They say college is the best time of your life! The new-found freedom, all-night study sessions with classmates and friends, making new friends, and partying! But alas, the coronavirus pandemic threw a wrench into student life and like many other college students around the world, JKU students found their lives turned upside down. Lisa Caligagan, a student in the JKU’s Artificial Intelligence program, created a LIT project that visualizes student life and the pandemic.
Can you briefly describe your project?
Lisa Caligagan: The project came about after reflecting on the past year and a half and thinking about how the pandemic affected students’ everyday lives. We extracted data on the past semesters online and used embroidery to visualize a data cloud. We used our needles and thread to convey information such as how long the online streams were and the number of presentation slides transformed from digital to analog in an attempt to process and visually express this particular time period.
Where did the idea or inspiration come from?
Lisa Caligagan: The original idea was to show how the media (under)represented students during the lockdowns. The media didn’t focus as much on students as they did on schools, retail, and restaurants. This project was changed and shaped by personal, even stressful, experiences during the last semester. The work is the result of a process that includes both emotional, factual, and tangible aspects during the past semesters.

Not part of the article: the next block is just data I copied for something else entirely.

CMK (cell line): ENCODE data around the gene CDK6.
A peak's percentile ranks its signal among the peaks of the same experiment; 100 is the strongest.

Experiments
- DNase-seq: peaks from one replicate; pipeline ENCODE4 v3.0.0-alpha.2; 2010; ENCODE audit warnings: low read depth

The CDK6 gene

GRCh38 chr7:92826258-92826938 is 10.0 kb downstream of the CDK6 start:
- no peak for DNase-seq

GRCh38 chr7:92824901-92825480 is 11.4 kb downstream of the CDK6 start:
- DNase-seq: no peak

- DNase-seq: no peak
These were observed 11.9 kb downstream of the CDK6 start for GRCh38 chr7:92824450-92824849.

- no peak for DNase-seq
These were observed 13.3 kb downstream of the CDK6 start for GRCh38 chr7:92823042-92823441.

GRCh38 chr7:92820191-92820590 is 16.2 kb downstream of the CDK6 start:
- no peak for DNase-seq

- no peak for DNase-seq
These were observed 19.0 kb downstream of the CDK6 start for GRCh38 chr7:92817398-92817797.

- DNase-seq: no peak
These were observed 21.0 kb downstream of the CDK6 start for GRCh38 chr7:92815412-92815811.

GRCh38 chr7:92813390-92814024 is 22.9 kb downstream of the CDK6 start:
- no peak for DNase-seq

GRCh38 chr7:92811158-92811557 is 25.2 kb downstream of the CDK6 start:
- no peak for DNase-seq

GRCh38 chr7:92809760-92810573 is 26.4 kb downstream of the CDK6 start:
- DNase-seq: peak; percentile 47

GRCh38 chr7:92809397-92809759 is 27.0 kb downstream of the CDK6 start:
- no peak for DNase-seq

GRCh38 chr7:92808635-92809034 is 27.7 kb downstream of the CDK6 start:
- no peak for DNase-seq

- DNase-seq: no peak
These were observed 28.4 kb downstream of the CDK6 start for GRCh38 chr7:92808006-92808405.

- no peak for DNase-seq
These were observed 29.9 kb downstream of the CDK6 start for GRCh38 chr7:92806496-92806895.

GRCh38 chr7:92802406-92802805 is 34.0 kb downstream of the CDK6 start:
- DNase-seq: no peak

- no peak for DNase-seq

How do you describe the way your project fuses science and art?
Lisa Caligagan: In addition to studying AI, I have a background in sculpture so when it comes to representing and implementing the acquired data, the approach is exploratory, analytical, creative, and artistic.
What does "A New Digital Deal" mean when it comes to your project; or, what would you like to see as part of a "New Digital Deal"?
Lisa Caligagan: My vision for a "New Digital Deal" is almost utopian in nature as I would like to see a more respectful, transparent approach to data and an attempt to make corresponding tools, resources, and opportunities more available to everyone.
What has been the most challenging part of executing the project?
Lisa Caligagan: Using up an insane amount of embroidery needles!